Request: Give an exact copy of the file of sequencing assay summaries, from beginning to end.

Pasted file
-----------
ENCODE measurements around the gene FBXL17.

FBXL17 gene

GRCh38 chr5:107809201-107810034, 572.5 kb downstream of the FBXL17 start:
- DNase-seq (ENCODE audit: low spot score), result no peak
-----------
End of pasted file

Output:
ENCODE measurements around the gene FBXL17.

FBXL17 gene

GRCh38 chr5:107809201-107810034, 572.5 kb downstream of the FBXL17 start:
- DNase-seq (ENCODE audit: low spot score), result no peak